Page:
Outcome:

The regular clinical and radiological follow-ups have shown a satisfactory treatment response after initiating the antifungal therapy with ibrexafungerp. The bone marrow puncture 16 days after first administration of chemotherapy showed a complete hematologic remission. Consolidation therapy was continued with high dose cytarabine (HiDAC) and is up until now still ongoing.

Discussion:

Peniophoraceae species is a family of saprophytic fungi that are typically found in the plant kingdom on the bark of trees. They are also known as wood-decay fungus, causing white rot. Up until now, Peniophoraceae have not been repeatedly identified as a pathogen in humans. Only an individual case of a farmer infected with Peniophoraceae has been reported (Miranda et al.). In that case report, the patient was previously exposed to specific work-related environmental conditions, which was not the case in our patient. Patients in functional aplasia due to an underlying hemato-oncological disease are known to be particularly susceptible to invasive fungal infections like pulmonary aspergillosis and invasive candidiasis (Ruhnke et al.). Since there is no established therapy for Peniophoraceae, we initially continued the antimycotic therapy with posaconazole because of its concurrent therapeutic efficacy against moulds. After observing a clinical progress of the disease, we escalated the antimycotic therapy by replacing posaconazole with liposomal Amphotericin B. Initially we were hesitant to initiate therapy with ibrexafungerp, since peniophoraceae do not produce conidia and resistance testing was therefore not feasible. Since the patient refused to participate in the APAT programme, we had to stop therapy with parenteral liposomal amphotericin B. In the absence of further effective and orally available antimycotic drugs for this patient, we eventually opted for therapy with ibrexafungerp within the FURI study (SCY-078). Ibrexafungerp is an oral glucan synthase inhibitor, that is approved for the treatment of vulvovaginal candidiasis only (Masone et al.). FURI (SCY-078) is an open-label study investigating effectiveness and safety of ibrexafungerp in patients with mycotic disease, who are either refractory to treatment or intolerant towards the administered antimycotic therapeutic agents. Our patient received the first dose of ibrexafungerp 20 days after the identification of Peniophoraceae species. The CT-based follow up scans at one week and at eight weeks after the first ibrexafungerp dose showed regression of the previously described mycotic infiltrates, a good response to antifungal therapy. The next CT scan is scheduled at twelve weeks after the first ibrexafungerp dose. In regular clinical evaluations, we have also recorded an improvement of the patients’ overall clinical status.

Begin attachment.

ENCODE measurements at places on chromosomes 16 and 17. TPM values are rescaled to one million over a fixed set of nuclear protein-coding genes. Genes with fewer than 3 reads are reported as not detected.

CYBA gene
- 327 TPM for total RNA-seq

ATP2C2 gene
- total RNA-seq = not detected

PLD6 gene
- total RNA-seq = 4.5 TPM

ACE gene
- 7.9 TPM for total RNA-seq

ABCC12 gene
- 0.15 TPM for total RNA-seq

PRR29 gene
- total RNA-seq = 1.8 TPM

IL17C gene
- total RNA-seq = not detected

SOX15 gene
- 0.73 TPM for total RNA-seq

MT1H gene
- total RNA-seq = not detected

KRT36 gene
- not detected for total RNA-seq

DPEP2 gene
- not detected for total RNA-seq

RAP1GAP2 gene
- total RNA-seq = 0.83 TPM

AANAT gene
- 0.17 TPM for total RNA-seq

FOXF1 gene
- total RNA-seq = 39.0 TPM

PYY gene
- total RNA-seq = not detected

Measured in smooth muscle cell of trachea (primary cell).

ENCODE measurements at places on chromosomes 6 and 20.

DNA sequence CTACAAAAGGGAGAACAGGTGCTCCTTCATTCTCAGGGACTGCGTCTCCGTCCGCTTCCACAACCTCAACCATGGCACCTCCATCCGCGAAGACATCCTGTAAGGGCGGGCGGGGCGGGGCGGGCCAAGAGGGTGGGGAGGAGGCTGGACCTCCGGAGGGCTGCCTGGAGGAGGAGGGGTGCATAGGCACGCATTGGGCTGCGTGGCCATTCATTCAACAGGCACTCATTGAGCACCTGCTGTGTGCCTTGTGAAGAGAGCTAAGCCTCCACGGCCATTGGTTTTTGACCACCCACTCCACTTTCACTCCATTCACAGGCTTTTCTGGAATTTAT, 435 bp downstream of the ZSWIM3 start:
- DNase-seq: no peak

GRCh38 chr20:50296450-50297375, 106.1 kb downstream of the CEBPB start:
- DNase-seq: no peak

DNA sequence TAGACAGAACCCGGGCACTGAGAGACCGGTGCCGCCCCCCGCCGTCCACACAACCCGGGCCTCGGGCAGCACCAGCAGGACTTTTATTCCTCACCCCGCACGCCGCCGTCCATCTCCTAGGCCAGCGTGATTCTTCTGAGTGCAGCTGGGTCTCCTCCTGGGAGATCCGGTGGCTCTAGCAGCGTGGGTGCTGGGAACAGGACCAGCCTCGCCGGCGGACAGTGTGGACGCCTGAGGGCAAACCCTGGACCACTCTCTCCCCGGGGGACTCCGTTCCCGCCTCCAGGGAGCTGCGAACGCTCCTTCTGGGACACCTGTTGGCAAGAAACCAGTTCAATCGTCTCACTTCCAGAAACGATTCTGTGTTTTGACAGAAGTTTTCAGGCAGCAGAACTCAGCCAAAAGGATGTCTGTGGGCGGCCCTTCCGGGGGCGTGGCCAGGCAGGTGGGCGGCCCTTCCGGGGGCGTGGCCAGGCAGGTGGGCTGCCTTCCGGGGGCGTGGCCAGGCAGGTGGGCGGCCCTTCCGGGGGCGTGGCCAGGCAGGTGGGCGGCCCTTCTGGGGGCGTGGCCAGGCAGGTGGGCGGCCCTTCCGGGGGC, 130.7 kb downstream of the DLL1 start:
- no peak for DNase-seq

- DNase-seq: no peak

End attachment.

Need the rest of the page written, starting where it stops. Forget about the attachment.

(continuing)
Key References: 

L. Miranda, O. Epelbaum, H. Assallum, and G. Miranda. Moldy Hay and the Cirrhotic Farmer: The First Case of Peniophora Lung Infection C59. UNUSUAL PULMONARY INFECTIONS. May 1, 2018, A5467-A5467

Gou Q, Ren C, Peng C. Characterization of the complete mitochondrial genome of Peniophora lycii (Russulales: Peniophoraceae) with its phylogenetic analysis. Mitochondrial DNA B Resour. 2021 Jul 5;6(8):2200-2202. doi: 10.1080/23802359.2021.1945508. PMID: 34286082; PMCID: PMC8266238.

https://www.ncbi.nlm.nih.gov/Taxonomy/Browser/wwwtax.cgi?mode=Info&id=103393&lvl=3&lin=f&keep=1&srchmode=1&unlock [Last access 11-18-2021, 11:30 p.m.]

Ruhnke et al. Treatment of invasive fungal diseases in cancer patients—Revised 2019 Recommendations of the Infectious Diseases Working Party (AGIHO) of the German Society of Hematology and Oncology (DGHO). Mycoses. 2020 Feb. DOI: 10.1111/myc.13082

Masone, M.C. Ibrexafungerp to treat acute vulvovaginal candidiasis. Nat Rev Urol 18, 638 (2021). https://doi.org/10.1038/s41585-021-00522-9

https://clinicaltrials.gov/ct2/show/NCT03059992 [Last access 11-18-2021, 12 p.m.]

Barr DA, Seaton RA: Outpatient parenteral antimicrobial therapy (OPAT) and the general physician. Clin Med 2013;13(5):495-499. doi:10.7861/clinmedicine.13-5-495